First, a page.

Skip to main content

Independent Voice

City Officials Meet Over Water Rate Increase

Mar 27, 2024 09:19AM ● By Angela Underwood
Resident John Schrader told the Dixon City Council that the public might not be fully aware of why there is a proposed water rate increase. Courtesy photo

DIXON, CA (MPG) - With looming water rate increases, the Dixon City Council held a special financial water workshop before its regularly scheduled March 19 meeting.

Andrew MacDonald, a city engineer consultant, said the March 18 Rate Advisory Committee (RAC) had a "wonderful community workshop" before introducing IB Water Rate Study Consultant Habib Isaac, who focused on a financial plan summary, rate drivers, current financial position, reserve policies and proposed financial plans.

Isaac said consultants are moving along “pretty well” with city staff and the advisory committee on getting direction for the cost of service and rate design. They slowed down, Issac said, to identify the pressures on rates by comparing historical water usage to the present, along with an inflationary climate and capital spending.

Rewind to 2013, the last time that Dixon had a rate increase and when water demand was reduced as the city's customer base increased. According to Issac, the mandatory statewide water conservation to no more than 600 million gallons after that made citizens more water-efficient.

"So you have 2013 rates but you don't have the usage related to that," Isaac said. "With no unit rate increase in that time, it has caused one component that puts pressure on rates."

Resident John Schrader, who attended the Rate Advisory Committee meeting, said the public needs to better understand the looming rise concept.

"We are not talking about the water bill going up; it is the water rates that are going up, not the sewer, which is the largest percentage of your overall water rate, and a lot of people are saying, 'My water bill is going to double,'" Shrader said. “I think we need to clarify that it is not the entire bill; it is just this one section.”

Isaac explained that along with new connections and less usage, Mother Nature also contributes to the current rates.

"The fiscal year 2023 was a very wet winter and it appears this winter is also becoming very wet, and when that occurs, we want to see where you are at with uses to date," Issac said, adding overestimating growth could mean not generating needed revenue.

Next, Isaac showed that historical inflation has skyrocketed since 2013, specifically with the Construction Price Index (CPI), which includes labor and material cost increases. From 2013 to 2023, the labor Construction Price Index rose by 42% and capital costs rose by 50%.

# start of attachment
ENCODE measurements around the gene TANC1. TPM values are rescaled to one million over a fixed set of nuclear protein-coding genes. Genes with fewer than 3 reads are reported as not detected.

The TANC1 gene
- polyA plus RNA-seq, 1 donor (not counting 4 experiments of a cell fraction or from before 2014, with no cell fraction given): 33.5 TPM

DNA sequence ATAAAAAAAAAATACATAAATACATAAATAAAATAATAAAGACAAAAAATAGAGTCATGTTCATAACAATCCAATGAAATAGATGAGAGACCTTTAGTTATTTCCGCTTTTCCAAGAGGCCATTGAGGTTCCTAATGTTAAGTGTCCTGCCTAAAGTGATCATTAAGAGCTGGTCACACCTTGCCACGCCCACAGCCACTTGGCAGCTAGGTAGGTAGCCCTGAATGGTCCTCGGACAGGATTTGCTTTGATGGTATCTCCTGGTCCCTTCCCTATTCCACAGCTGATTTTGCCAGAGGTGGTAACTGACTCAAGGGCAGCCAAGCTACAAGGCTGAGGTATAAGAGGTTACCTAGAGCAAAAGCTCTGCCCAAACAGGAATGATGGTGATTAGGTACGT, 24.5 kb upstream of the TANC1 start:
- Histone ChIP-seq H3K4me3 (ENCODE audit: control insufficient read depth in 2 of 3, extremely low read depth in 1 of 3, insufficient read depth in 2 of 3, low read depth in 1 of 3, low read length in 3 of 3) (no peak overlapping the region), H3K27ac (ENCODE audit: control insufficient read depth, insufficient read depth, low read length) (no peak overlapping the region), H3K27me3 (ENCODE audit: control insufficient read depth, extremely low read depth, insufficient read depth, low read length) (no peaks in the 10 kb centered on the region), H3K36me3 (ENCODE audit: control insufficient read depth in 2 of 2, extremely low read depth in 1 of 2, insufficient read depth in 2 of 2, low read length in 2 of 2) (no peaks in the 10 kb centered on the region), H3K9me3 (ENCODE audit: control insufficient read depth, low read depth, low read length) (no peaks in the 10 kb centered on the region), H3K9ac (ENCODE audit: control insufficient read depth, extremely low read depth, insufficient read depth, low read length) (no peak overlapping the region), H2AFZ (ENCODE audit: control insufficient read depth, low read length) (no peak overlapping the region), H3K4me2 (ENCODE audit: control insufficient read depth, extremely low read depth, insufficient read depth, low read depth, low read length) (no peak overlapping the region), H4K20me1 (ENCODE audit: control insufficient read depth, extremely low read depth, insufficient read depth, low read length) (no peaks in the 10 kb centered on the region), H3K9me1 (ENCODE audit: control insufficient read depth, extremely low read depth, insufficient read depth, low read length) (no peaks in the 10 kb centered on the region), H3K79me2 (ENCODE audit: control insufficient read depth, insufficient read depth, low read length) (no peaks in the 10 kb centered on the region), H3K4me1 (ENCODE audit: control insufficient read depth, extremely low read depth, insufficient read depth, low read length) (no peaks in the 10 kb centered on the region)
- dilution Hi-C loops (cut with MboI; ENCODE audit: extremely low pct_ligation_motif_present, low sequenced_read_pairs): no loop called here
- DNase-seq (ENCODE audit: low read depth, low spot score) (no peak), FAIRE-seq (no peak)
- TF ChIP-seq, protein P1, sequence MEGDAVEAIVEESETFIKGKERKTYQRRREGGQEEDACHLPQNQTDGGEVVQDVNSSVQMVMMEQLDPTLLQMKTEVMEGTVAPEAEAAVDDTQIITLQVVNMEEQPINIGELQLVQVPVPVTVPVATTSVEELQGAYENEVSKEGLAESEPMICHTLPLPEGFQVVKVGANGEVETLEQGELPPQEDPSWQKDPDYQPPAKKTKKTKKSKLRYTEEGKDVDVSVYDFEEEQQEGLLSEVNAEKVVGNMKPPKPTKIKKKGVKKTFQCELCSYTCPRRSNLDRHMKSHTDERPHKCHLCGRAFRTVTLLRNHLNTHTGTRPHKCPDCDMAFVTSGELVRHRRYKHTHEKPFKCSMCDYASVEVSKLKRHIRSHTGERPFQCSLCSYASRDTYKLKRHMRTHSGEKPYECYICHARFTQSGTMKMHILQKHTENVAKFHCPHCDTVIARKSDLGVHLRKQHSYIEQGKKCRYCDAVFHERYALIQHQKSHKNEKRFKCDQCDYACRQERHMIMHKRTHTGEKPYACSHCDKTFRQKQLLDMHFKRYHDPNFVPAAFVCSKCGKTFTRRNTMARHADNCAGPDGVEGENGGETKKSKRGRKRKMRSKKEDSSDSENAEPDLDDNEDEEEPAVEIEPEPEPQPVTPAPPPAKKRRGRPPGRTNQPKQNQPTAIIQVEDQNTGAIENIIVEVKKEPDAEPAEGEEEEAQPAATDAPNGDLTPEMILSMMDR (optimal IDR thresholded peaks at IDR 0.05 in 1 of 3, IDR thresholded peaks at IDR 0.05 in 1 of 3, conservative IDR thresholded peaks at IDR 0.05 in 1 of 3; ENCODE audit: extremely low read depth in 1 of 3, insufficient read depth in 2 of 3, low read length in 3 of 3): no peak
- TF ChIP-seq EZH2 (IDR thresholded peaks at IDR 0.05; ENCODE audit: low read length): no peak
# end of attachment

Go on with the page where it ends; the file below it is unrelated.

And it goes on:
After being presented with numbers, Councilmember Jim Ernst said past mistakes were made. 

"In the last 10 years, these guys over here at Cal Water spent $20 million on their system and we didn't spend a cent; we put Band-Aids on our system and now we are going to try and fix it at 50% higher costs of construction," Ernst said, adding. "Sometimes, it's best to just admit that and move on, and I think that is where we are."

The city completed a strategic assessment plan in 2018, which used Isacc to compare Dixon's current standing. Isaac showed that financial projection rates changed from around $27.4 million to $29.5 million in today's dollars.

Laying out the critical capital improvement plan for Fiscal Year 2025-2029, Isaac detailed numerous projects, including upgrades and security implementation. The maintenance of wells and tanks is the most critical, Issac said, with the city possibly losing water, due to cracked main lines and improper readings.

Isacc showed officials how Dixon is running on an operating deficit of $417,000 that will grow to $2 million by 2029, which is why reserves are so important, according to Issac. Extra money in the coffers mitigates inherent risk, Issac said, which stabilizes rates, covers debt, ensures capital repair and replacements.

Regarding reserves, Isacc said, the minimum Dixon should have is $2.9 million, with a target of $5.5 million in reserves.

"It is very important to have strong reserves, so you are in a financial position to move forward with your capital plan and not worry about waiting for funding," Isacc said; adding that reserves also help secure grants, loans and low-interest rates.  

Officials were given four capital funding options to choose from: critical (no debt), critical, critical and near-term, and near-term with rescheduling and reconstruction (R&R).

While officials had hoped to narrow down the options at the meeting, Councilmember Hendershot said he needed more time.

Councilmember Kevin Johnson said, "While the repeal of the rates was a very difficult situation and we are exposed tremendously," he is positive that the council gained the experience and knowledge needed from the engineering department's analysis of the water system.

"This group of people did not have the knowledge of the system we now have and I have complete confidence in their breakdown of critical versus near-term, verses R&R," Johnson said.

Officials will meet again on May 7 for another rate workshop, on June 3 for a public workshop, and on July 16 for a public hearing.